Under English law a verbal contract has as much validity as a written contract, so if you have any proof or witness regarding the length of the tenancy, then you can use that to dispute what the agreement says. You should not really have signed an agreement with a break clause if you wanted to stay longer, even if you sign your signature with a disguised UD to signify under duress, it is something.

If they did not issue you with the prescribed information telling you where the deposit was protected, then even a formal S21 notice is invalid.

If they have just written to you exercising the break clause without issuing a section 21 then ignore it and wait till it expires and they will have to issue a S21 with the statutory 2 months notice, it has to expire on a rent due date. For example if you usually pay your rent on the 28th of the month and they issue the notice on January 29th then the ealiest day the notice can expire is the 28th of April because it needs two clear months from the date of service.

If you find they have not followed the legal procedure, there is no point telling them now, wait until the notice they have given expires and tell them you will not be leaving as they have not followed the correct legal procedure.

If they ask what exactly, say "I am not legally qualified to give advice" but I have been assured you are not in compliance with the housing act.

Meanwhile have a look around for a new place because eventually you will have to leave.

I suggest that you call Shelter on their helpline and get some basic advice.

If you want to be re-housed into social housing, the Local Council will advise you NOT to move out even if they have everything legally correct. They want to delay matters until the Court orders your eviction, it can take up to 6 weeks from the S21 expiring to get a Court date, then if the S21 is valid the Judge will give 2 to 6 weeks as long as there are no rent arrears.

As you have a child the Council will give you priority for social housing, they may put you in temporary accomodation for a while first, you will be obliged to take what is offered as temporary accomodate, you will then be able to "bid" on social properties and will be told where you are on the list.

Don't worry, even if they have followed all legal procedures, you have time. Minimum Fixed term tenancy is 6 months, so if they exercised a six month break clause and now have issued you a S21 notice and the deposit has been protected THEN issue you with the prescribed information, then you still have 3 months.

I can imagine how you feel, I have kids and explained to a landlord that I wanted a long let but he wanted me out after a year to get a higher rent as he would not get it if I appealled the increase.

Feel free to post here for anything you need me to clarify.

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David 11th February, 2015 @ 16:32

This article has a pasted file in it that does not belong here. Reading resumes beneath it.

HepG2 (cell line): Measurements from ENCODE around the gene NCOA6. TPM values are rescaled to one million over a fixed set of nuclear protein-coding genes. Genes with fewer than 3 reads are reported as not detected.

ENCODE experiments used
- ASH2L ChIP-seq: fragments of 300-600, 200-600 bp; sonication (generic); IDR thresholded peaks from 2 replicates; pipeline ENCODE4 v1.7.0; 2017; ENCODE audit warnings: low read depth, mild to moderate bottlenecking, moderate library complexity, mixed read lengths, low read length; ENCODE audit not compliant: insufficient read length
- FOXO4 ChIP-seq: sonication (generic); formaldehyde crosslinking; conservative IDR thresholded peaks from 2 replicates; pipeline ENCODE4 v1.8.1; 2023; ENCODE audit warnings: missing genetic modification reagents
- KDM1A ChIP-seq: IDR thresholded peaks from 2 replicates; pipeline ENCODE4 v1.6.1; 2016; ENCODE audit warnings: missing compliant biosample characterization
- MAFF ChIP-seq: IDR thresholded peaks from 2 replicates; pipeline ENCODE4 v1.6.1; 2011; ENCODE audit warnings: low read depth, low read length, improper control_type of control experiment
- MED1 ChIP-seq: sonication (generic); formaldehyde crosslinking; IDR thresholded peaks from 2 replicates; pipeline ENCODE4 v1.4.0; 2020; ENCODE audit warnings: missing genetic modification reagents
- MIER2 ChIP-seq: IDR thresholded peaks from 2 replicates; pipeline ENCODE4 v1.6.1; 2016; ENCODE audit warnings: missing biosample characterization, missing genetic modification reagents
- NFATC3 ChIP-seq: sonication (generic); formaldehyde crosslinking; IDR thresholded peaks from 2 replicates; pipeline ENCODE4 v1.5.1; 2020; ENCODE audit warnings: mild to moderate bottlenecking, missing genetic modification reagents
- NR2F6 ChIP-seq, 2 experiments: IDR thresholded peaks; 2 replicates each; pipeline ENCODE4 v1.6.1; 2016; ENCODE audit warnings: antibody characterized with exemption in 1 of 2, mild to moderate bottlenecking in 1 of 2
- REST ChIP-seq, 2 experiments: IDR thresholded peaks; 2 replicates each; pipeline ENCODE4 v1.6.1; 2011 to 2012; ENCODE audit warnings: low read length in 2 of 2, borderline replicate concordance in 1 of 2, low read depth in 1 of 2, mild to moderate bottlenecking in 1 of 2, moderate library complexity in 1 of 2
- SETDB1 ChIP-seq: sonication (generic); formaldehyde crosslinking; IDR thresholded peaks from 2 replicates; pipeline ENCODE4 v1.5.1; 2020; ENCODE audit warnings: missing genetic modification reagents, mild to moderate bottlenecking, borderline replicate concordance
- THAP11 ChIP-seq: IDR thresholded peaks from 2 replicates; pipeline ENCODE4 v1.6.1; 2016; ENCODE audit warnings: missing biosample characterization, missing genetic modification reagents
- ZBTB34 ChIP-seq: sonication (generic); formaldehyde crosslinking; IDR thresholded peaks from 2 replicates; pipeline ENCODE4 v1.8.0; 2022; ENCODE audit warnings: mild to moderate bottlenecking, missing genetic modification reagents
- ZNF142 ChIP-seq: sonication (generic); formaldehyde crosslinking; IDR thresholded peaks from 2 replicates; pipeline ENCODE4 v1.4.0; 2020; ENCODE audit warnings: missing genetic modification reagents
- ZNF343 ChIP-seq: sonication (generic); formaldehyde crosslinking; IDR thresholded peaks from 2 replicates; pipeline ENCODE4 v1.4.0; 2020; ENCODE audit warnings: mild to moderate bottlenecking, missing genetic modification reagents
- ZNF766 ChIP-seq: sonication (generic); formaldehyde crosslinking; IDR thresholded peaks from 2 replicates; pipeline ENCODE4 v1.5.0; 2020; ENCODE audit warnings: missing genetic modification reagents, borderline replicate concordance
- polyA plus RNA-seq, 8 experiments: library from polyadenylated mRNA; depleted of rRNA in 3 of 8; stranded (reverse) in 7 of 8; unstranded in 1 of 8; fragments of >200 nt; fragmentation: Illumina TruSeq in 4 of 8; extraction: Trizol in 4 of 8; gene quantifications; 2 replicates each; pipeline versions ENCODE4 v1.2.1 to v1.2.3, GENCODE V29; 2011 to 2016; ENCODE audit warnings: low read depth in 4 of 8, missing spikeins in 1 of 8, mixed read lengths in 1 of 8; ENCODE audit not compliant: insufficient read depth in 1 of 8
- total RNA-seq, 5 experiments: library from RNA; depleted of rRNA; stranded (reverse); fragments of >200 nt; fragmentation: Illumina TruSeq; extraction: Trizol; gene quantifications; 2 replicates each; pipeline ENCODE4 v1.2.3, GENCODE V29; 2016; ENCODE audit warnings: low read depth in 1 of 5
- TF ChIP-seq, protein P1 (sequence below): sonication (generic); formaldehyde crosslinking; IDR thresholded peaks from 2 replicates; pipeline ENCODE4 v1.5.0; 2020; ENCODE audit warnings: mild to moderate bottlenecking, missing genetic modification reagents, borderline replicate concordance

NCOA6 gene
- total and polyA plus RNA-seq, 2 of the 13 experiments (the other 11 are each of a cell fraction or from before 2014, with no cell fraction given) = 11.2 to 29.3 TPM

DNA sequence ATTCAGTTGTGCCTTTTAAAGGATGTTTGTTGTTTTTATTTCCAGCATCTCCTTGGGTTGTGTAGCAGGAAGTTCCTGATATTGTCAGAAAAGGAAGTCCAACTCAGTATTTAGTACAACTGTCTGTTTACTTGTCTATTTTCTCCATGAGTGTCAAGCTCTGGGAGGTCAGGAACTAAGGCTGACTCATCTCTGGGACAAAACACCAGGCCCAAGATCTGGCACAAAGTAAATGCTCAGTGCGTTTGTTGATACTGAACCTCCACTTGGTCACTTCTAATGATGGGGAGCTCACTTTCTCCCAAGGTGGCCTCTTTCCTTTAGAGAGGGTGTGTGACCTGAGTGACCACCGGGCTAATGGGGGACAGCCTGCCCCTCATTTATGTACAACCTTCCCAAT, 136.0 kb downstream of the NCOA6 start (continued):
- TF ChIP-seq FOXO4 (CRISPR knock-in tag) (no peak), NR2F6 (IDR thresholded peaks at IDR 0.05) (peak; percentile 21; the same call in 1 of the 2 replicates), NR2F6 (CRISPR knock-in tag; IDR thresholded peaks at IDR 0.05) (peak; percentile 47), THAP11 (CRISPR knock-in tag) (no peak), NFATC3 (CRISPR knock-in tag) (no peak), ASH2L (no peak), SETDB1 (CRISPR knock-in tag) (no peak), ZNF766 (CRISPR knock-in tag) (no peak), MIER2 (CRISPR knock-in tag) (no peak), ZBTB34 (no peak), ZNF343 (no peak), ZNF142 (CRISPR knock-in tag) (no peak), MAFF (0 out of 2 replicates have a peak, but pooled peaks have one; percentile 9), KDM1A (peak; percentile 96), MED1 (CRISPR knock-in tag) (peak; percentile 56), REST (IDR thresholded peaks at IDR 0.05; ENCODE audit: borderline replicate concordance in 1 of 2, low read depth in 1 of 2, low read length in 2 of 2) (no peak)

You are in the money, if they have not protected the deposit and not issued you with the prescribed information they are liable for Section 214 sanctions of up to 3x the deposit plus the deposit back.

No tenancy can overide the Housing Act, often there are break clauses for failure to adhere to any term with stupid dates like 15 days or even 5 days, but they are invalid.

Anyone this stupid will struggle to issue the proper notice (a section 21 notice, that ends on the right day. You can even let them take you to Court if you know it is invalid, you issue a counter claim on a 244 form. They then have to pay your costs and you get the sanctions. They then have to issue a new notice.

Best to do it as soon as possible as there are changes in the law coming.

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David 11th February, 2015 @ 16:34


Although that is worded to coincide with a S21, the S21 notice still has to be issued, still has to be legal and a prerequisite is that the deposit has been protected and the tenant informed within 30 days.

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Magdalena 28th February, 2015 @ 14:32

i cannot agree with the following:

Personally, I’d rather just issue my tenant with a 6 month tenancy agreement. That way, even if the tenant fails to vacate after 6 months, the Judge should give me possession immediately because the tenancy has expired, no questions asked.

The tenancy becomes a periodic automatically, so the tenants still have the right to stay. Therefore if you want your tenant to leave you must serve a two months notice- Section 21. If the tenancy has expired it doesnt mean the you can get possession immediately.


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Leanne McGinty 3rd March, 2015 @ 20:52

Looking for some advice regarding my tenancy. I was due to vacate my tenancy but my circumstances changed and I needed to remain in my flat. The landlord agreed to another 6 month contract with a one month break clause meaning I could give a months notice when my house became available. I have since been to the letting agent to give notice as house is now ready. Assuming I could give a month notice. They have told me that I cannot give a months notice until the 22nd march (as contract was drawn up on 22nd feb) meaning I am unable to move until 22nd April. I was under the understanding that the one month break clause was months notice no matter when I served it. Am I wrong?!